The first day at the new job is stressful, to say the least. The anxiety and the pressure don’t disappear after the first day either. The adaptation period can stretch to a couple of days, or most likely a couple of weeks. Every newly hired employee has a thousand questions and a thousand more worries. They’re commencing a new adventure and have no idea what to expect. Your job, as the employer, is to make this onboarding period as tension-free and as comfortable as possible.
There are strategies you need to know about and the steps you need to take in order to master the skills of employee onboarding. It’s highly recommended you show support and teamwork from day 1, so as to make your employees less anxious and more enthusiastic. We’ve prepared 7 tips recommended by HR experts, to help you get the hang of employee onboarding.
1. Prior to Day 1
The onboarding period starts from the moment you’ve let your new employee know he’s got the job. This means that you start integrating the new hire into the company even before his first day.
What can you do before his first day at work?
Help Him Get Ready
Let your new employee know what to expect on his first day at the new job. Tell him what to bring, when to come and where to go first thing in the morning.
Send a friendly e-mail wishing him a great first day.
Do the Paperwork
Make sure all of the paperwork is taken care of so as to avoid adding pressure to the new hire.
Want to streamline these Onboarding tasks electronically? Check out Dominion’s Onboarding feature.
Each new employee needs to have a mentor to help get his head around the new job. The mentor needs to be informed about this new role on time, so as to be ready to meet and greet the new colleague.
Who can be a mentor? Anyone who knows how to guide the new employee and give him all the information he needs. That includes:
A colleague with the same job position
A senior colleague
The team leader
3. Tour of the Workspace
After the arrival of the new colleague, he’ll need someone to show him around and help him familiarize himself with the workspace.
It’s best that the mentor shows him:
His personal workspace
Tools he can use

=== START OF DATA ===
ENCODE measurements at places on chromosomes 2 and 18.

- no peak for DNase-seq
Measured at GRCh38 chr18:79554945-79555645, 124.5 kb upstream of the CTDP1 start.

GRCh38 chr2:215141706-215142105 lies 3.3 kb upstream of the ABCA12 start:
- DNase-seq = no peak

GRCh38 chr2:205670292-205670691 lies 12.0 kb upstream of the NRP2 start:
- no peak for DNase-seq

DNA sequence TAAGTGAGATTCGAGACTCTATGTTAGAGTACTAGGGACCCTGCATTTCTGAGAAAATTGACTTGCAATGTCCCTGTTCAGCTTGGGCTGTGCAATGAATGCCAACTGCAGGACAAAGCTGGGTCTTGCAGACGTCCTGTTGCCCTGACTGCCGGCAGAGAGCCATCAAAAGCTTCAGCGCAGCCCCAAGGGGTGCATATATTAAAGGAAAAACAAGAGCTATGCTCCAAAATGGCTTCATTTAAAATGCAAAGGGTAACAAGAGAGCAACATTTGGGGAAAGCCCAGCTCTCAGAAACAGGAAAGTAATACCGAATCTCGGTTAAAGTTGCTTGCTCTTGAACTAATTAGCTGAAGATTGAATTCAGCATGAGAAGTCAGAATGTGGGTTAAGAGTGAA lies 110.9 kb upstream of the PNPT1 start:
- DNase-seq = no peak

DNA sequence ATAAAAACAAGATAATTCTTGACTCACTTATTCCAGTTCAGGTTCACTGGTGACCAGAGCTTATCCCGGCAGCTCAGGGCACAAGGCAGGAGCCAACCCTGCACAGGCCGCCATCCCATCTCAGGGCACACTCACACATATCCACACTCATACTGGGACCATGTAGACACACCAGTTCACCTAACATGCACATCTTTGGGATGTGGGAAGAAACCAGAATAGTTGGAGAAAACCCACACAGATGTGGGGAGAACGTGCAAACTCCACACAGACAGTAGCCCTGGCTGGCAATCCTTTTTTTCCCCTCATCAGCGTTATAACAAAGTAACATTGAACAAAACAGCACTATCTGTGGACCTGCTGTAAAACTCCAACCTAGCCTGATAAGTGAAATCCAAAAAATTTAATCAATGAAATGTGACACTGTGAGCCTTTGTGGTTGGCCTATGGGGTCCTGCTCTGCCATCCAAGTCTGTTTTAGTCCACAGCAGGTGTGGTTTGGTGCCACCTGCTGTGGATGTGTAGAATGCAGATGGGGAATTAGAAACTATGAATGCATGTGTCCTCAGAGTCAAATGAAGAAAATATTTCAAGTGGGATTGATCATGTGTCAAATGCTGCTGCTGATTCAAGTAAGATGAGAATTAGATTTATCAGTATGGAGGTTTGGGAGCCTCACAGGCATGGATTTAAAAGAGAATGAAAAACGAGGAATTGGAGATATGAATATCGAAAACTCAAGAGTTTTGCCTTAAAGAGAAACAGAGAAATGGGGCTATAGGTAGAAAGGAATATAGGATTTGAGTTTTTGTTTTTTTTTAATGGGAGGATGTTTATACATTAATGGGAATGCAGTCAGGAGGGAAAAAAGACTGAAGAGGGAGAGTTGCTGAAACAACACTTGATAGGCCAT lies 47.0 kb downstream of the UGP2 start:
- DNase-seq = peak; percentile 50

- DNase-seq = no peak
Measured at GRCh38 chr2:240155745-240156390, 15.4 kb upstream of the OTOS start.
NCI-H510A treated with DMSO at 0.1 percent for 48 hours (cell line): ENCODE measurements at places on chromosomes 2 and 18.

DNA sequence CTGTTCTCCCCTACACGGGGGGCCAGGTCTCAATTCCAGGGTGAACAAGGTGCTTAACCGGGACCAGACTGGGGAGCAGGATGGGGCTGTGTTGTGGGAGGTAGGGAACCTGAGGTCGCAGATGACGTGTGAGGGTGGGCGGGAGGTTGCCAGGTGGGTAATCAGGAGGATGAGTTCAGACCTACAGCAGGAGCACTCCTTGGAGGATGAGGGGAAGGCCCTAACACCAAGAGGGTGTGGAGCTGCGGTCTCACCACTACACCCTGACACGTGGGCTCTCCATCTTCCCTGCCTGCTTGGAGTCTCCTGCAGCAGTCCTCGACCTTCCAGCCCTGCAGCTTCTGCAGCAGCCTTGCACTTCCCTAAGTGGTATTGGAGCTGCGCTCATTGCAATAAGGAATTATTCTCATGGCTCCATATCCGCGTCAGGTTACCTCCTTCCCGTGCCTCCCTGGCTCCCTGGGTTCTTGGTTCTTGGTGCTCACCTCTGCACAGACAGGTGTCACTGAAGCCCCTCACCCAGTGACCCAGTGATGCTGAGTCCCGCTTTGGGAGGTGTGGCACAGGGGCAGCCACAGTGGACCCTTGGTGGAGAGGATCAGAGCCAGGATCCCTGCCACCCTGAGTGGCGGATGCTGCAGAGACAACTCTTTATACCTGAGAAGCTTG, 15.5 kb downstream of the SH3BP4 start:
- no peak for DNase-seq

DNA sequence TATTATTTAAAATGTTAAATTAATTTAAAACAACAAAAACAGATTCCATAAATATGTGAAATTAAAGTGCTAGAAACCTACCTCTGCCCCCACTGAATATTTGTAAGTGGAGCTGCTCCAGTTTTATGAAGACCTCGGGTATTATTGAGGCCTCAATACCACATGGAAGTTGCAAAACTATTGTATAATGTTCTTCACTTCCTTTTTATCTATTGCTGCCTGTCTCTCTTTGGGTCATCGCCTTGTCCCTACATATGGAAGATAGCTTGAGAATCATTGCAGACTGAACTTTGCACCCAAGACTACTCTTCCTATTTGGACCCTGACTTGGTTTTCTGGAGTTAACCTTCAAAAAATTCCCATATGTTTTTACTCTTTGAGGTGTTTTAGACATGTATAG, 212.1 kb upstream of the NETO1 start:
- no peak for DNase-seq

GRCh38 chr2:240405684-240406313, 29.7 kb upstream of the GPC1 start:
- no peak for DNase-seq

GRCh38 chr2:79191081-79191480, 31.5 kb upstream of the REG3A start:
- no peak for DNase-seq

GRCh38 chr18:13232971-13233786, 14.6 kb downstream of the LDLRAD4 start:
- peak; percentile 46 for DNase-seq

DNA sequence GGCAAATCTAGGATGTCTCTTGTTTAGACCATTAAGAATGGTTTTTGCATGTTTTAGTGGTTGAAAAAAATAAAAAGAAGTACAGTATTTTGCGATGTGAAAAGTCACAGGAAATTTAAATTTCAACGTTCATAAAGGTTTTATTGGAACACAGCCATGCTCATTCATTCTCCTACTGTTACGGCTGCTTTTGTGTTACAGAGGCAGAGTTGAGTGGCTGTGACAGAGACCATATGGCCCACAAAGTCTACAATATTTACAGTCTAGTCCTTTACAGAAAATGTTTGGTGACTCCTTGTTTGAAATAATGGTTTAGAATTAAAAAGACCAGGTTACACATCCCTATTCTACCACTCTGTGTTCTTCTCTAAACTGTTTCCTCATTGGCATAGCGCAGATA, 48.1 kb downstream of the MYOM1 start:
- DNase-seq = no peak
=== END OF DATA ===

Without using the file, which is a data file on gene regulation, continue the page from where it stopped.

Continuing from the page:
It’s also important for everyone else on the team to welcome their new colleague and get to know him a bit better. Make sure you’ve got everyone on board for the onboarding process.
This will make your new employee feel welcome and appreciated.
4. Setting Goals
After the first couple of hours of introducing the new employee to everyone and showing him around, you’ll need to get to the more important part of the onboarding process.
It’s very important you familiarize the new hire with:
Major goals at the given moment
This will help him integrate and start feeling like he actually belongs there. Consequentially, it will help him adapt and do better at his job.
Your new team member also needs to know how he fits in the whole story and what his responsibilities are. That is your next step.
In the beginning, everyone needs a push in a certain direction. That means you need to give specific assignments to your employee in order to get him started.
You need to:
Assign a small beginner’s project
Break down the steps on how to do it
Supervise his work closely
Give him constructive criticism and positive feedback
Valery Martin, the CEO of Pick Writers says: “Employee onboarding needs to include clearly defined tasks for the new hire, during the adaptation period. It’s crucial for his self-esteem and integration.”
6. Be open for communication
Your new employee is probably going to have a million questions to ask you during the onboarding period. You need to welcome that and provide the answers.
Some supervisors and superiors believe it’s best if the new people learn things “the hard way”. We strongly disagree.
Leaving them on their own will only discourage them and make them feel vulnerable and insecure.
You want to help them grow and shine, so make sure to establish a healthy relationship and let them know they can:
Ask for advice
Ask for help
Share their insecurities
Be open about anything
Encourage your employees to speak to you openly from day 1 and you’ll have a straight-forward communication with them for as long as they work for you.
7. Let Things Sink In
We’re all different and we all have different adaptation mechanisms. Some employees might need more time to get on their feet and start working independently.
Final advice: don’t rush things.
For some of them, a day or two might be enough. For others, it could be weeks or even a couple of months.
Be patient and give them space to get used to everything that’s new and unfamiliar. Be supportive throughout the whole onboarding process and make sure your new hire is all set when the time comes.
Onboarding is a valuable process which needs to be carried out professionally and with care. A good onboarding process is beneficial for both you and the employee. He’ll manage to work on his full capacity sooner and you’ll have a self-assured and efficient employee in no time.
The one thing you need to do is plan the onboarding process carefully and on time. Don’t improvise or do it last minute. Think about the tips we’ve given you and what’s the best way to apply them. Give your new employee a sense of belonging from the moment he enters his workspace. This will help you increase employee retention and build strong teams of dedicated employees.
Kristin Savage nourishes, sparks and empowers using the magic of a word. Along with pursuing her degree in Creative Writing, Kristin was gaining experience in the publishing industry, with expertise in marketing strategy for publishers and authors. Now she had found herself as a freelance writer. She observes with a special interest how the latest achievements in media and technology help to grow readership and revenue and shares her opinion. You can find her on Facebook and Medium.